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Caron Nazario, an Army lieutenant, was driving through Windsor, Va., on Dec. 5, 2020, when two officers drew guns and doused him with pepper spray, according to a lawsuit filed this month.CreditCredit…via Tom Roberts, Esq.

“The town of Windsor prides itself on its small-town charm and the community-wide respect of its Police Department,” the town said. “Due to this, we are saddened for events like this to cast our community in a negative light. Rather than deflect criticism, we have addressed these matters with our personnel administratively, we are reaching out to community stakeholders to engage in dialogue, and commit ourselves to additional discussions in the future.”

There was no lawyer listed for Mr. Gutierrez in court records, and efforts to reach him on Sunday night were not immediately successful.

Earlier on Sunday, Gov. Ralph Northam of Virginia, a Democrat, said on social media that he had begun an outside review of the encounter.

“The incident in Windsor is disturbing and angered me — and I am directing the Virginia State Police to conduct an independent investigation,” Mr. Northam said. “Our Commonwealth has done important work on police reform, but we must keep working to ensure that Virginians are safe during interactions with police, the enforcement of laws is fair and equitable, and people are held accountable.”

Mr. Northam said that he would invite Lieutenant Nazario to meet with him for a discussion about police reform.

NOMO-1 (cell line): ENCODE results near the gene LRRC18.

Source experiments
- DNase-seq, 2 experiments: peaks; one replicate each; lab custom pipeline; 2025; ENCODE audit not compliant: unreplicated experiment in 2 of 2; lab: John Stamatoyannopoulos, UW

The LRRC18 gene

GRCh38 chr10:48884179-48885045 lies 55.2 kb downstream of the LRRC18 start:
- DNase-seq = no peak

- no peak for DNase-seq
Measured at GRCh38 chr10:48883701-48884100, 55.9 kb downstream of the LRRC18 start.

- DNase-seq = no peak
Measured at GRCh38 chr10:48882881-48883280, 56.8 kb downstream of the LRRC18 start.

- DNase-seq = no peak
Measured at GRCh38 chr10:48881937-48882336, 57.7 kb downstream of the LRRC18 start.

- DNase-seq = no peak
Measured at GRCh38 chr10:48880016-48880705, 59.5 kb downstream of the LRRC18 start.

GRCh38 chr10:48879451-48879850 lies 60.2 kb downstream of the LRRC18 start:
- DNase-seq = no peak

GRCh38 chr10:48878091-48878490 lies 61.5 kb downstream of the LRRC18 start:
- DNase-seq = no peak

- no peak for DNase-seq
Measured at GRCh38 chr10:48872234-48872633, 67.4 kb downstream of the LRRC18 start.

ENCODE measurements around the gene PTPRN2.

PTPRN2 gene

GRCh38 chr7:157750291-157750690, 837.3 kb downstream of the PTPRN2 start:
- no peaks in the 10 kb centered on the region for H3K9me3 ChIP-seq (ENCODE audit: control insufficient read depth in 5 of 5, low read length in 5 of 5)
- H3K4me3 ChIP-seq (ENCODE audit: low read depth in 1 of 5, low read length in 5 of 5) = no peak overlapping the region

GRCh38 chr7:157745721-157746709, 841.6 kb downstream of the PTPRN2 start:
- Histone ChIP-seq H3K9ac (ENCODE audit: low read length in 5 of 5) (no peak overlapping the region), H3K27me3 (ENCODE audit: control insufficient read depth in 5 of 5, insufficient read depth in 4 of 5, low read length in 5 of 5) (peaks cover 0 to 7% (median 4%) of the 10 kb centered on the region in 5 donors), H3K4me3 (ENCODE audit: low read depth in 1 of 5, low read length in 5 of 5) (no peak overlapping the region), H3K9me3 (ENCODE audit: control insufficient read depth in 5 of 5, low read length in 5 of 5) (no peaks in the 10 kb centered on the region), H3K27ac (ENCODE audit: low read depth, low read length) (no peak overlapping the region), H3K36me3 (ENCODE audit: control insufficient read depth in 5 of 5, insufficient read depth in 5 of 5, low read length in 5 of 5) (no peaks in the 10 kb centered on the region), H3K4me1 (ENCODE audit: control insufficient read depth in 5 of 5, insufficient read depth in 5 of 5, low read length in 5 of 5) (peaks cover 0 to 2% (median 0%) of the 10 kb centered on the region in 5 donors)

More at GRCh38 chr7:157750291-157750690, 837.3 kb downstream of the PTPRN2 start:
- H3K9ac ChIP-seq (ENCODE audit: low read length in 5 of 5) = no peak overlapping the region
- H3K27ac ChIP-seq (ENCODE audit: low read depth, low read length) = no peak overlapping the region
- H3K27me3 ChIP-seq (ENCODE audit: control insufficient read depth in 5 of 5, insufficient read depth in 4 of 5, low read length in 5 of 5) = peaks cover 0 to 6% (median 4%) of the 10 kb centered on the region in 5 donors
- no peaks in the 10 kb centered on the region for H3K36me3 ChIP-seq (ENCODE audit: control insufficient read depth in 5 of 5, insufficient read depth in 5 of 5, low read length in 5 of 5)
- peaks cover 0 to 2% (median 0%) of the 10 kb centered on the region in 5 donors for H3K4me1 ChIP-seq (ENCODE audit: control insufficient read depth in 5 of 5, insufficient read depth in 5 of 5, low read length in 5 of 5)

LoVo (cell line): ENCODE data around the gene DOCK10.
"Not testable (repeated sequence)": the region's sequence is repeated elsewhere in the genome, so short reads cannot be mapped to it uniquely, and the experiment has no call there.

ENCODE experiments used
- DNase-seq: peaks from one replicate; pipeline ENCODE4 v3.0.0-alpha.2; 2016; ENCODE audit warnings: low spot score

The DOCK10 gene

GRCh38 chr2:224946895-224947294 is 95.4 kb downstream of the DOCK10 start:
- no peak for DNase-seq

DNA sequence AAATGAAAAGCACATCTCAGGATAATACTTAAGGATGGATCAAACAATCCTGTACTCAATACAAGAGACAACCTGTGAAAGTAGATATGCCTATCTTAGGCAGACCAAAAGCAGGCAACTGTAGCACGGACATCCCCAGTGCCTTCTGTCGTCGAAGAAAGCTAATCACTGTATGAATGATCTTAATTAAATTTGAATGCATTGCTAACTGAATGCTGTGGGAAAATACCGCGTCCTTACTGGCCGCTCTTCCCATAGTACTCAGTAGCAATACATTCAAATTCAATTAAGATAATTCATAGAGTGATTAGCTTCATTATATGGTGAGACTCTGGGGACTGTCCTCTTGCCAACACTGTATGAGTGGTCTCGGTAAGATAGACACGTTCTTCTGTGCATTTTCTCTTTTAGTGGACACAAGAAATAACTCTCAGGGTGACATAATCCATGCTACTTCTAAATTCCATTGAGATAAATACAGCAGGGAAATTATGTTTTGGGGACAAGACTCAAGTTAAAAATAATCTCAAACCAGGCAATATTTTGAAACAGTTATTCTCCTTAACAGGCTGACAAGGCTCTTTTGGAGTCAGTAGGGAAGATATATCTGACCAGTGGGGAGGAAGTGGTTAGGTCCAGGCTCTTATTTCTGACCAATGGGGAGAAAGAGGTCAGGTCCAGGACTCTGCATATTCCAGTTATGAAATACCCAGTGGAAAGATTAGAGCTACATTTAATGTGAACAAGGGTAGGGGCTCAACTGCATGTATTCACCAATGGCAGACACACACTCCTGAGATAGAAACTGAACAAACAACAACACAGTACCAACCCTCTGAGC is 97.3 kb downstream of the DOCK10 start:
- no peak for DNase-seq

A lawyer for Lieutenant Nazario did not immediately respond to a request for comment on Sunday night.

The medic was driving to Petersburg, Va., from a drill weekend the night of Dec. 5 when he saw police lights flashing behind him.

According to the lawsuit and video footage of the encounter, Lieutenant Nazario, who is Black and Latino, drove about a mile to a gas station because he had been nervous about stopping on a darkened road.

“Get out of the car,” one officer can be heard yelling as Lieutenant Nazario, remaining seated, repeatedly asks why he has been stopped and why the officers have drawn their guns. He positions his empty hands outside the window.

“I’m honestly afraid to get out of the car,” Lieutenant Nazario says.

“Yeah,” says Mr. Gutierrez, according to footage from his body camera. “You should be.”

Lieutenant Nazario was wearing his Army uniform at the time.

“I’m serving this country and this is how I’m treated?” he says. “What’s going on?”

“What’s going on is you’re fixing to ride the lightning, son,” Mr. Gutierrez yells.

After he was sprayed, Lieutenant Nazario began crying and cursing.

The police officers did not arrest Lieutenant Nazario and did not file charges.

In a report from that night, the officers said they had pulled over Lieutenant Nazario because his S.U.V. did not have license plates. Lieutenant Nazario said he had recently bought a Chevrolet Tahoe and was waiting for license plates. Temporary ones had been taped inside the rear window and were visible, according to the lawsuit.